Today, everyone is getting into the FinOps game in the glorious world of Big Data. After all, to compete with your peers and stand out from the crowd, you need to push the envelope. To do so takes more than just a solid data analytics strategy. You also need full control over your entire organization's IT stack―including infrastructure.

As cloud utilization increases, customers constantly demand support to monitor and optimize their cloud expenditures. Even cloud service providers themselves offer customer support tools.

This article delves deeper into the tools and methods that Amazon Web Services (AWS), one of the main hyperscalers with a significant portion of the cloud market, provides its customers. So, let's get started!

AWS FinOps: An Overview

AWS (Amazon Web Services) is a cloud computing platform that provides various services, including computing, storage, networking, analytics, machine learning, security, and more. FinOps (Financial Operations) is a term that describes the practices and processes used to optimize the cost and financial performance of an organization's use of cloud computing services, such as those provided by AWS.

FinOps involves:

  • Identifying opportunities to reduce the costs of cloud services.
  • Optimize those services' use to ensure that they are being used efficiently and effectively.
  • Continuously monitor and analyze the organization's cloud spending to identify areas for improvement.

In the context of AWS, FinOps practitioners use various tools and techniques to optimize the cost and financial performance of the organization's use of AWS services, including cost analysis, capacity planning, and resource optimization.

Key Challenges in FinOps Ecosystem

Adopting FinOps is a long-term journey and requires a different mindset from traditional IT organizations. Many challenges need to be addressed for the successful implementation of FinOps.

Resource Tagging

Resource tagging is one of the key challenges identified in the FinOps ecosystem. The challenge arises because of the need for more standardization in tagging and billing processes. This makes it difficult for service providers to accurately forecast their costs and revenues.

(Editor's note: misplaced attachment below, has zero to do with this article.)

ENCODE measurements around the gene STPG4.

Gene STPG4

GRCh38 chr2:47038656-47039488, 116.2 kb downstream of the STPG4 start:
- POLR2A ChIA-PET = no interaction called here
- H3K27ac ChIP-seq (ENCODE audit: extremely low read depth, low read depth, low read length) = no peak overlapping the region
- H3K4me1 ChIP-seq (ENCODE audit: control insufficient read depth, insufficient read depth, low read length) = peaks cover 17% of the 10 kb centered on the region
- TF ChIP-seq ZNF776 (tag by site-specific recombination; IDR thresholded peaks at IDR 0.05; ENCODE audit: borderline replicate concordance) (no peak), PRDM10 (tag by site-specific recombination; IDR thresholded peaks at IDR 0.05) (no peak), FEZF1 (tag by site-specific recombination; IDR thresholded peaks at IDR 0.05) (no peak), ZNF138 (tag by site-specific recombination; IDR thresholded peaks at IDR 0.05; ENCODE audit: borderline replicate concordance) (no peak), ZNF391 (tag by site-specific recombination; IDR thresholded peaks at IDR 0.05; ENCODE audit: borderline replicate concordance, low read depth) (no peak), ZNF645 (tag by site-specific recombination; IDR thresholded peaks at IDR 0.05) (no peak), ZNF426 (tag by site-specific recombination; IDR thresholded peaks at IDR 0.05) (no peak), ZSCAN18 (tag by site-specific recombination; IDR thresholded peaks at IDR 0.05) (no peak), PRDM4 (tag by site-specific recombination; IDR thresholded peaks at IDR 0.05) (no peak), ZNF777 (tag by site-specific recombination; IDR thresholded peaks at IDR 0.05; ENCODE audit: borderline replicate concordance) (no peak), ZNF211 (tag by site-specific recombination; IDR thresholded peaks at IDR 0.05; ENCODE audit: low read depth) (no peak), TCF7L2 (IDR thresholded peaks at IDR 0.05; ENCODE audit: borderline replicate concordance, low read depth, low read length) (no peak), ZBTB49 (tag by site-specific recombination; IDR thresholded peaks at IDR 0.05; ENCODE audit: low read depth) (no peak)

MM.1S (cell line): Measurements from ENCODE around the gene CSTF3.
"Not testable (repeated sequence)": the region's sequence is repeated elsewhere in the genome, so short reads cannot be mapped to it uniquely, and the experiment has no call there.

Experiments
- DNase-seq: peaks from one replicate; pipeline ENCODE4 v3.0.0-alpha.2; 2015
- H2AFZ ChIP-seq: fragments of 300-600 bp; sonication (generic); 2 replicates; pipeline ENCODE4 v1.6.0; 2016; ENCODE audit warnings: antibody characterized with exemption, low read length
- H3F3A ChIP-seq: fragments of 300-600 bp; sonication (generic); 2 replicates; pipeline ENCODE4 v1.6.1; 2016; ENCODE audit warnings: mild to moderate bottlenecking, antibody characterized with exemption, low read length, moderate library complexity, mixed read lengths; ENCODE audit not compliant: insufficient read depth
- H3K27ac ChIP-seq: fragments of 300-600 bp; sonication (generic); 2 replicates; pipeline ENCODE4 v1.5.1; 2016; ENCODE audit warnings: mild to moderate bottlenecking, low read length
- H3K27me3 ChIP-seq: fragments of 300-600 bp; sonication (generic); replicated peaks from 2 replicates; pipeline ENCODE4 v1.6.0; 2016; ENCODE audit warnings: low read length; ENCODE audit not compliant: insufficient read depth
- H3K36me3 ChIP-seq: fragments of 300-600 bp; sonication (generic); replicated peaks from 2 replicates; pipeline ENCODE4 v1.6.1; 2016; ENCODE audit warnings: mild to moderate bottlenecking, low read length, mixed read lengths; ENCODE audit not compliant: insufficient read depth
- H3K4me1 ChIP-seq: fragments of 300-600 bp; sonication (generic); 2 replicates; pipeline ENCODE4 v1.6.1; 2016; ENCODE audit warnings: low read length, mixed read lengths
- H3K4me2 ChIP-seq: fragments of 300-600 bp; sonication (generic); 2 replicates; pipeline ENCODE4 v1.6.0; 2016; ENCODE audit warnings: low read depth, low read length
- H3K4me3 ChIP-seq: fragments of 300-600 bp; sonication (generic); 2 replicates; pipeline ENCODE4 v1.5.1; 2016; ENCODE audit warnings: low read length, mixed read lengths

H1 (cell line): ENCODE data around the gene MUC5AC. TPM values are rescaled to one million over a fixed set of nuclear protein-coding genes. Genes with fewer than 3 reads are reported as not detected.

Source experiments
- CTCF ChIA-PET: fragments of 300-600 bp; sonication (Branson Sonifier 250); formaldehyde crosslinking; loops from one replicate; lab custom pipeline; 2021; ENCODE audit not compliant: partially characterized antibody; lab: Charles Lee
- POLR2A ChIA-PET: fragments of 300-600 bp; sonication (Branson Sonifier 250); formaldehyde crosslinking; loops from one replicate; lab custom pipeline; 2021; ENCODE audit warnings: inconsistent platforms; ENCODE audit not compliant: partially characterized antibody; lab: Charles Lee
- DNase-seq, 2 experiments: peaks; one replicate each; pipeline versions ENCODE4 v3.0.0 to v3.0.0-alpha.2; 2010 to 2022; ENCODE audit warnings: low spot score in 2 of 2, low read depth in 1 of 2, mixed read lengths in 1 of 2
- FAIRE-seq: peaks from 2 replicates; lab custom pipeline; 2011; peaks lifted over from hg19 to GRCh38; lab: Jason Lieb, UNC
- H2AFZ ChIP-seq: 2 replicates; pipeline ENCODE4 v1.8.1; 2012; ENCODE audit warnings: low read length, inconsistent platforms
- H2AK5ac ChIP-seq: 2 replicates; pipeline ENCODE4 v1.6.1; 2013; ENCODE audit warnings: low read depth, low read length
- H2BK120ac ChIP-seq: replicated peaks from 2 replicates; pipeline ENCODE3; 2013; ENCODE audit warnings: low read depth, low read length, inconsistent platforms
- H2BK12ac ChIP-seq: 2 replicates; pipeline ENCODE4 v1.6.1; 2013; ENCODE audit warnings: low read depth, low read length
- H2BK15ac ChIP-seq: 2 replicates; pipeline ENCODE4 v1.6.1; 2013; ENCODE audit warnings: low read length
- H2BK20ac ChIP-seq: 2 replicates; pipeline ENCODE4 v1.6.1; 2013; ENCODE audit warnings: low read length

Accurate Forecasting

The financial services industry is used to dealing with large amounts of data and making important decisions based on that information. However, the volume of data in FinOps is much larger than any other industry has ever dealt with, making it more challenging to make accurate forecasts.

Full Allocation of Cost

In finance operations, many different costs are associated with processing transactions, such as wire fees and foreign exchange rates. These costs vary widely depending on the transaction type and can be difficult to predict accurately. This means that it's difficult for companies to identify all their costs when planning budgets and forecasting expenses.

Looking Beyond IaaS

Many companies have invested heavily in cloud-based infrastructure to reduce capital expenditures (CAPEX) by leveraging the economies of scale offered by these services. However, there are still many challenges related to managing this infrastructure effectively, especially when it comes to monitoring performance and ensuring security across multiple environments.

AWS Services to Control and Optimize Cost

Cost control is challenging for any business, but it's crucial for organizations that use the cloud. Cost management requires specific skills, experience, and tools that help you track and manage your spending.

AWS has several cost-control features built in. The following resources can help manage your costs:

  • Budgeting and forecasting - Use AWS Budgets to track actual spending against your budget and forecast future expenses. These metrics can help plan for future needs or adjust budgets based on actual spending patterns.
  • Convergence and integration between tools and processes - Converge on a single platform where all budgets, forecasts, capacity planning data, etc., are stored in one place for further analysis. This will allow users from different departments to work together more efficiently across teams by sharing data in real time rather than emailing spreadsheets back and forth.